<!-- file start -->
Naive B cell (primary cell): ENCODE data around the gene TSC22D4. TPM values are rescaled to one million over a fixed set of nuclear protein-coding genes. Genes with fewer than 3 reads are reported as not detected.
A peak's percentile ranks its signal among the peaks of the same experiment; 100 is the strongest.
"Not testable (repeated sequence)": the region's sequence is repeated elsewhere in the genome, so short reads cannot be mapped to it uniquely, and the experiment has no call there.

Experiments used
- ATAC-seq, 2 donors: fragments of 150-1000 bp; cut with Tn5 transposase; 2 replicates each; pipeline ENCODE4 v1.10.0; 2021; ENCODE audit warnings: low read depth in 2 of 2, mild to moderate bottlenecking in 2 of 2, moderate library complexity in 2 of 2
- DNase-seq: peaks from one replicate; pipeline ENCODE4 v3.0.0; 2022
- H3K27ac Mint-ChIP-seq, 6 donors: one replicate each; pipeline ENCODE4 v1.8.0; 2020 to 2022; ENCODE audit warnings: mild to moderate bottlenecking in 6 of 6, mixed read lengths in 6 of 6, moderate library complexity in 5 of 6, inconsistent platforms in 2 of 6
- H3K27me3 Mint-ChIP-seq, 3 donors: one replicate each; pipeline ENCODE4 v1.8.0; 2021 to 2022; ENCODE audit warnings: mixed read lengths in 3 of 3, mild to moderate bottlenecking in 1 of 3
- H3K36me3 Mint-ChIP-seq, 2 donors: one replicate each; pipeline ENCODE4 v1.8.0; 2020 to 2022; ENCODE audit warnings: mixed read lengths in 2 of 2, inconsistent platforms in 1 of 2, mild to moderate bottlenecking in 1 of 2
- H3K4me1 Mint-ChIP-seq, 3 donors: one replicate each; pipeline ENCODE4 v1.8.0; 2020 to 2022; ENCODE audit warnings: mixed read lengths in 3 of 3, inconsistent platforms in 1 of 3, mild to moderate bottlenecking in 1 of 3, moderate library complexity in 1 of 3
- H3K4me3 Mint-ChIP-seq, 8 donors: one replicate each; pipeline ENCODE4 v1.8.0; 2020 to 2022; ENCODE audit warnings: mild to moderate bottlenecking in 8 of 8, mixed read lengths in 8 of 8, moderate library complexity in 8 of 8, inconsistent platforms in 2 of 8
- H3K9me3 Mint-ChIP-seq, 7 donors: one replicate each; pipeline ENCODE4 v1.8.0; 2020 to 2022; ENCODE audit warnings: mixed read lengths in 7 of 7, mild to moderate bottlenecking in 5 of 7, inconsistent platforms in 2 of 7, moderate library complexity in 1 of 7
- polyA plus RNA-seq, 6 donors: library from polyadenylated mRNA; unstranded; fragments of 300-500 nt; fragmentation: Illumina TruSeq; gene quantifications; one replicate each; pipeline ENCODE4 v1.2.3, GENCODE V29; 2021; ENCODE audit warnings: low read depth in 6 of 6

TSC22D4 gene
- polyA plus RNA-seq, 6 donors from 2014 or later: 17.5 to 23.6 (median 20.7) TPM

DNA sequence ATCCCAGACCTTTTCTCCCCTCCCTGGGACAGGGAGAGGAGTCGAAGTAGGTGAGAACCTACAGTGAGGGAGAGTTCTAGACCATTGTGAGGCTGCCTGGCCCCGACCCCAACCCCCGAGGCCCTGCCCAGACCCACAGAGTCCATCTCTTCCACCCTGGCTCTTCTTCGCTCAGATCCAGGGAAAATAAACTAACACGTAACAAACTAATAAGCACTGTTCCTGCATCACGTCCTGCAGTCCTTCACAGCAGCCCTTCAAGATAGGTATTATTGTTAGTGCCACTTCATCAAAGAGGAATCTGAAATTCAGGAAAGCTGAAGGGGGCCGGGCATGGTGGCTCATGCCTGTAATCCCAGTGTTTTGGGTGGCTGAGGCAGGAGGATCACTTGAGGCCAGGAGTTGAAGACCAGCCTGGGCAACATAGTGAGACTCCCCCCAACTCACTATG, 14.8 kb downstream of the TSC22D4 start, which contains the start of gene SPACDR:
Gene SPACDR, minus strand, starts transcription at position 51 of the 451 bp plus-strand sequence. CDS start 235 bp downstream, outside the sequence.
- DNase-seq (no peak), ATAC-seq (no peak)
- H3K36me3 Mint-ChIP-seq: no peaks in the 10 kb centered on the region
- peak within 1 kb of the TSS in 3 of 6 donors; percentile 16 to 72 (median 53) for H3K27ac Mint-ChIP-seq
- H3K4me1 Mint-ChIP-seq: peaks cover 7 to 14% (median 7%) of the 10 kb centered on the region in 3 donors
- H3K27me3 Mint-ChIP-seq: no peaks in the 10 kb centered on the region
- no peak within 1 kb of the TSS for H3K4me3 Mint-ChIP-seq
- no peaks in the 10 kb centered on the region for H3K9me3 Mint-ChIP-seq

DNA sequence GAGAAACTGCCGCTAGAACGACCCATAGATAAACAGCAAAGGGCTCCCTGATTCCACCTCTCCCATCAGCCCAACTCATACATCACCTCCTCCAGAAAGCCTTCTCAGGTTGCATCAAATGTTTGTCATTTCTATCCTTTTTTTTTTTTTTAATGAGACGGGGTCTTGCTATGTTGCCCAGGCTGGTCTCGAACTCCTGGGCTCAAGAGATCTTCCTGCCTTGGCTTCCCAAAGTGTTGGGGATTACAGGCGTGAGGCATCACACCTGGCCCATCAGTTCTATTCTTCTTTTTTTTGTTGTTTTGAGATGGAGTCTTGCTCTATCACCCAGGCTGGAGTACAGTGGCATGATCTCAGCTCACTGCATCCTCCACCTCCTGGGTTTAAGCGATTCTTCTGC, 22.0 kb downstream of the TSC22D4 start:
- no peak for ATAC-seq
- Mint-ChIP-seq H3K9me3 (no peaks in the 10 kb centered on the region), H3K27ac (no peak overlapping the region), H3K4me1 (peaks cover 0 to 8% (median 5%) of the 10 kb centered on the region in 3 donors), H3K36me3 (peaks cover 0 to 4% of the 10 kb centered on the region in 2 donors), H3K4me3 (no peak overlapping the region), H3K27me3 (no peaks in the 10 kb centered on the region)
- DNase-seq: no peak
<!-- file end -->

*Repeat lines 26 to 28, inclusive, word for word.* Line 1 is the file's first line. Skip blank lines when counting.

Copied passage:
- no peak for ATAC-seq
- Mint-ChIP-seq H3K9me3 (no peaks in the 10 kb centered on the region), H3K27ac (no peak overlapping the region), H3K4me1 (peaks cover 0 to 8% (median 5%) of the 10 kb centered on the region in 3 donors), H3K36me3 (peaks cover 0 to 4% of the 10 kb centered on the region in 2 donors), H3K4me3 (no peak overlapping the region), H3K27me3 (no peaks in the 10 kb centered on the region)
- DNase-seq: no peak